On January 18, the crew of the LNG tanker Stena Crystal Sky rescued two American sailors from a damaged yacht in the Eastern Pacific.
The sailors, Don Spitler and Elizabeth Anderson, had planned a voyage from Cabo San Lucas to the Marquesas to the Cook Islands aboard their yacht, the Jaunt. On January 18, while under way 850 nm southwest of Cabo, they encountered severe weather and suffered damage to their rudder and autopilot. They sent a distress text message to the Garmin inReach emergency call center, and the center contacted the U.S. Coast Guard. The Coast Guard then used the AMVER vessel reporting system to identify the nearest participating merchant vessel, the Crystal Sky, which was about 240 nm away.
The Crystal Sky’s master agreed to divert to assist, and the ship got under way. When she arrived on scene, surface conditions were unfavorable for small boat operations, with winds of 20 knots and swells over ten feet. Her boat crew – Second Officer John Giffin, Third Officer James Hamilton, Third Engineer Shaun Reid and able seaman Alejandro Flores – launched despite the swells and safely rescued the two sailors. They abandoned the yacht at sea, and the two survivors remained aboard until the LNG carrier arrived in Panama.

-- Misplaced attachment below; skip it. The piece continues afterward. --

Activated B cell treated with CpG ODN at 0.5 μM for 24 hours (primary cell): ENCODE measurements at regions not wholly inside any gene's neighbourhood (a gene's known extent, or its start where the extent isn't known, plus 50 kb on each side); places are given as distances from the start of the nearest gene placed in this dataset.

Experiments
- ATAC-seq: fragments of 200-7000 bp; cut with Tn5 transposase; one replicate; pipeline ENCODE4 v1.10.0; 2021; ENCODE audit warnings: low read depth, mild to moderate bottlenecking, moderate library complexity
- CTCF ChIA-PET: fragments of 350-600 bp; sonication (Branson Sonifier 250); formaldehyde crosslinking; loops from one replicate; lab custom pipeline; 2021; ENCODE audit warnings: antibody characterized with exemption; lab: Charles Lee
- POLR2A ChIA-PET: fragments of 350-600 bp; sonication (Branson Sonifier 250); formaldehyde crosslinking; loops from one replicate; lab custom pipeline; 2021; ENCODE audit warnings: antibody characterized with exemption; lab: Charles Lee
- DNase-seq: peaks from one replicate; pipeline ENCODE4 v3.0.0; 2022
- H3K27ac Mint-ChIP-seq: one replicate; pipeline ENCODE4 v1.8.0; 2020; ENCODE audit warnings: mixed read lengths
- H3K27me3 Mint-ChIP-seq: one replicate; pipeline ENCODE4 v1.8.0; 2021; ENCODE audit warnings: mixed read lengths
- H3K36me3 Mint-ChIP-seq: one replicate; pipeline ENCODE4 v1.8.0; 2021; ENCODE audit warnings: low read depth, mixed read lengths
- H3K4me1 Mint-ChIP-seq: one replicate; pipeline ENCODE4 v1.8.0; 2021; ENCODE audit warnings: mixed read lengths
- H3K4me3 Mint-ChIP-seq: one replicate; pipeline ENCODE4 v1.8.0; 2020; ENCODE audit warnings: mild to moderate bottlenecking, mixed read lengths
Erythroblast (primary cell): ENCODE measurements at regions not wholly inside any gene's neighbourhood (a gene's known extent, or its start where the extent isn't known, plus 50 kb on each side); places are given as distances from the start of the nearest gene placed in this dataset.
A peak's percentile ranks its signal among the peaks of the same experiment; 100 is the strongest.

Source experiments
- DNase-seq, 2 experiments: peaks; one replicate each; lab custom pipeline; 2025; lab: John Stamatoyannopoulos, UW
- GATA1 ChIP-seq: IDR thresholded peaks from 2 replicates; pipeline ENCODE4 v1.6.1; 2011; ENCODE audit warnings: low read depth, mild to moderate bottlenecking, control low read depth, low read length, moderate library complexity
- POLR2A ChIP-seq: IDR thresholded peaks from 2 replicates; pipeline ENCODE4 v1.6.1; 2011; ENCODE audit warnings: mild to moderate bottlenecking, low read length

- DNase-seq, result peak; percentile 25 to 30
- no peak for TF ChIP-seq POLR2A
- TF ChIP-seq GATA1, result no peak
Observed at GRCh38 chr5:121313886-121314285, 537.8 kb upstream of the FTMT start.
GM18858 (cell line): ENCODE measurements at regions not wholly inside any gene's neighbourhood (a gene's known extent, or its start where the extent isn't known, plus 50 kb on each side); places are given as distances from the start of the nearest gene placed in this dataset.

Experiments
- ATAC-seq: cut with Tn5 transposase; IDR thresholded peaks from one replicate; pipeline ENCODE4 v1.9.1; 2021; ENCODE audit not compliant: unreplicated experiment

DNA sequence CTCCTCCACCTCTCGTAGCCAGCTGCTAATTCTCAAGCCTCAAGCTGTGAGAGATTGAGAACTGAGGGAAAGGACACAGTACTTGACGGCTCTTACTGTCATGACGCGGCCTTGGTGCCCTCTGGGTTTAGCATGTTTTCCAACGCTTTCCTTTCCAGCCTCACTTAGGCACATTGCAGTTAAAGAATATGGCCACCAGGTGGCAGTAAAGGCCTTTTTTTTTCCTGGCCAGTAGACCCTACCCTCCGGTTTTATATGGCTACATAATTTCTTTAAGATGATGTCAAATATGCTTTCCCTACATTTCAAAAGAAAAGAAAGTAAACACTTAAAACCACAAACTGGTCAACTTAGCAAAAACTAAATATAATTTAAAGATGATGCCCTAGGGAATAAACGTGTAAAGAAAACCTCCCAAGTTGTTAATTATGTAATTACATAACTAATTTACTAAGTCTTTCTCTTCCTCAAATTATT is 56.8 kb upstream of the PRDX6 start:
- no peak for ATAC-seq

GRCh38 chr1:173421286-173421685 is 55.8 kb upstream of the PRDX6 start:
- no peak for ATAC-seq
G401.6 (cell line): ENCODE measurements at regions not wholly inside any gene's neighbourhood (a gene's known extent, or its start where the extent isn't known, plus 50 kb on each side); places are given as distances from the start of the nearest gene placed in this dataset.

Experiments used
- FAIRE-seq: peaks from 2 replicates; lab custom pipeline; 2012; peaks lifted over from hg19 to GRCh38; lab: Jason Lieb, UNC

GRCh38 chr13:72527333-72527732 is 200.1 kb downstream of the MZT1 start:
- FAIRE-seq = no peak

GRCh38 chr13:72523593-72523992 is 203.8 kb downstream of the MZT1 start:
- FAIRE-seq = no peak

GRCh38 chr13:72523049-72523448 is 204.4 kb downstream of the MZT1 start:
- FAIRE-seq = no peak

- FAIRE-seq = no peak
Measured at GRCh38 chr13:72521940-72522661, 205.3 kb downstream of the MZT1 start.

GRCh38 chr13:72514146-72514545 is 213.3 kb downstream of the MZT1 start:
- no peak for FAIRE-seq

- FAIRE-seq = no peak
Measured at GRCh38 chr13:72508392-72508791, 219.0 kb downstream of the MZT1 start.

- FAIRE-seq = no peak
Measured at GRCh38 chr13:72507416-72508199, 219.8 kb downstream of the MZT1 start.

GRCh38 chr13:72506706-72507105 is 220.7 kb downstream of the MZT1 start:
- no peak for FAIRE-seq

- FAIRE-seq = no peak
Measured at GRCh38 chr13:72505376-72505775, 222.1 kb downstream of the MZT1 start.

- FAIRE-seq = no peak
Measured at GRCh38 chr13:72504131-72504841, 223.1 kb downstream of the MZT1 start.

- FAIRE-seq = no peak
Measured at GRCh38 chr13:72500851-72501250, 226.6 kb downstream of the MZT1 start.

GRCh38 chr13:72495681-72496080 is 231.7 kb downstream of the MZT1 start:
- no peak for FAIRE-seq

“To sum up the event, we knew that we were in a difficult rescue situation and had no expectation, only hope,” said Don Spitler in a statement provided by the Crystal Sky’s ship manager. “We felt for our rescuers as they put themselves out for us. We knew that this was a commercial vessel, not the Coast Guard, but the skill of the captain and crew proved them capable of just such a rescue as well.”
“I would like thank Captain Whiteley and the crew for their professionalism and exceptional effort in rescuing Mr Spitler and Ms Anderson,” said Andrew Salt, fleet manager for Northern Marine Management. “Fulfilling their obligations to aid those in danger at sea, the crew displayed exceptional seamanship and their actions are a credit to themselves and to the Company.”
In a separate statement, the Coast Guard reminded sailors that they are strongly encouraged to have a registered 406-MHz EPIRB on their vessel in addition to any other communications or emergency texting device they may carry (in this case, a Garmin InReach device). EPIRB messages from U.S.-registered beacons are received and processed directly by a federal search and rescue communications center.